By: Chafic Traboulsi; Head of Networks, Ericsson Middle East and Africa
5G is expected to complement 4G technologies to improve the standard of living for consumers and society as a whole and open new revenue opportunities for enterprises across a wide spectrum of industries. Early commercial deployments are expected in 2019, and widespread deployment will still take a number of years – 5G is designed to deliver incredible data speeds, provide large capacity, low latency, and energy efficiency to support innovation and services across industries.
Like its predecessors, 5G is expected to become an integral part of a connected society. In Egypt, for example, network operators have the potential to address their share of USD 1.5 billion in 5G opportunity by 2026, in addition to the forecast telecom service revenues, and are working closely with information and communications technology service providers to pave the way for 5G. Operators can capture potential revenue by targeting industries undergoing a digital transformation, such as the manufacturing and automotive industries, with 5G technology.
To meet government, enterprise and individual consumption demands, Ericsson and a variety of partners across the world have been working with 5G technology for several years – more recently, we have brought these technologies into advanced field trials, and have signed among the first 5G commercial deals in the industry.
5G business models will be diverse and granular to fit diverse needs and to enable value extraction from both extreme low cost and high-performance use cases. This will be an important technology in growing industrial digitalization, particularly for use cases dependent on ultra-low latency and high reliability. It will have a big impact on the further development of IoT – which is still in its infancy throughout many parts of the Middle East and Africa. Today IoT is improving livelihoods across the region – in Turkey, for example, smart agriculture initiatives have been ongoing since 2011, and similar initiatives are now ongoing in parts of Africa. The Saudi Arabian market has also been exploring remote monitoring of oil wells and making temporary networks available in cases of disasters. 5G is expected to further enhance technologies to offer even better performance for the benefit of communities.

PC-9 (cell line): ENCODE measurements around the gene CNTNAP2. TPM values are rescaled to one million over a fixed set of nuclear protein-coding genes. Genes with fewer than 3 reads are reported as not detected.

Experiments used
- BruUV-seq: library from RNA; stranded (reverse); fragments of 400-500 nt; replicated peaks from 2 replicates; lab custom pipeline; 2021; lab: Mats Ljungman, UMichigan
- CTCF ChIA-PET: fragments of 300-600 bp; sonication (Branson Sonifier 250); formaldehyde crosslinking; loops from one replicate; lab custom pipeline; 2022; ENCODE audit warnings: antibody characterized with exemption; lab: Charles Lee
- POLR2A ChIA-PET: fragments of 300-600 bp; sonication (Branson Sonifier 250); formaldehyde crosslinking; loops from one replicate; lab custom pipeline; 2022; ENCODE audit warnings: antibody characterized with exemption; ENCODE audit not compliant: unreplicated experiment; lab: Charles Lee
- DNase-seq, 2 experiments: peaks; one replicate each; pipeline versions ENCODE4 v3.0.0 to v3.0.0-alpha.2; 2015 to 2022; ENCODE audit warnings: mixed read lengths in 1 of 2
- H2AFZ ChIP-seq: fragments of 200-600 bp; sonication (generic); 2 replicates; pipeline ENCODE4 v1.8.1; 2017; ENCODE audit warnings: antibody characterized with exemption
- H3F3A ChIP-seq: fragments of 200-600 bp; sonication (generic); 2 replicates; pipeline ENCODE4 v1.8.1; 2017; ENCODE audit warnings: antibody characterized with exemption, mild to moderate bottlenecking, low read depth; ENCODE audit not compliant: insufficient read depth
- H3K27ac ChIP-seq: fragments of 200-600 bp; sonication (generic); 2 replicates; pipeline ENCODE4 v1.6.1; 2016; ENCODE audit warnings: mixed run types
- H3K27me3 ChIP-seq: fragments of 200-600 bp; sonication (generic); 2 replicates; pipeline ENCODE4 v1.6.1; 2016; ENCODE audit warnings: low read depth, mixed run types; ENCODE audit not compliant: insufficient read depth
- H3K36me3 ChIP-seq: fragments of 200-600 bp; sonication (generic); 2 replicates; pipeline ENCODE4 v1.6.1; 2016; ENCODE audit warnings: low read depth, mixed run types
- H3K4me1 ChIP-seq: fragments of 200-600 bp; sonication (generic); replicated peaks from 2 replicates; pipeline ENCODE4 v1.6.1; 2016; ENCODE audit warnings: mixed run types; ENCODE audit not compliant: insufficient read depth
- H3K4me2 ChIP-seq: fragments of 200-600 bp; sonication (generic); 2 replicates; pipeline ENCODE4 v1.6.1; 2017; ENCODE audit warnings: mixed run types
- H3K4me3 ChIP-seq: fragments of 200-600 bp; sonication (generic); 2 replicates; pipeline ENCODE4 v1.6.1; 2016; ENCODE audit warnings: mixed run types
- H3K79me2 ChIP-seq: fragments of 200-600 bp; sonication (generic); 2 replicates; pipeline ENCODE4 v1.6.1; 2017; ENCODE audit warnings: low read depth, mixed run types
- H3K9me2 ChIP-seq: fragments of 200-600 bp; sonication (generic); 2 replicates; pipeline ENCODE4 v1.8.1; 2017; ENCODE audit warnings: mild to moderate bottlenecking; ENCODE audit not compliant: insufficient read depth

To get started today, the challenge for operators is to be competitive with their offerings in industry digitalization. This includes considering how to cost-efficiently deploy a high number of use cases, what roles to take in the ecosystem or value chain, and what the relevant go-to-market models are.
To ensure the smooth introduction of 5G, operators need to look ahead and identify the deployment approach which makes the best use of existing investments and best supports their own business strategies. This applies whether the operator is already hitting a capacity ceiling in the busiest parts of its 4G network or only just beginning to deploy 4G, and whether or not it already has access to new spectrum for 5G. The time to start developing and market-testing new business models is now, as operators prepare their current networks for 5G deployment.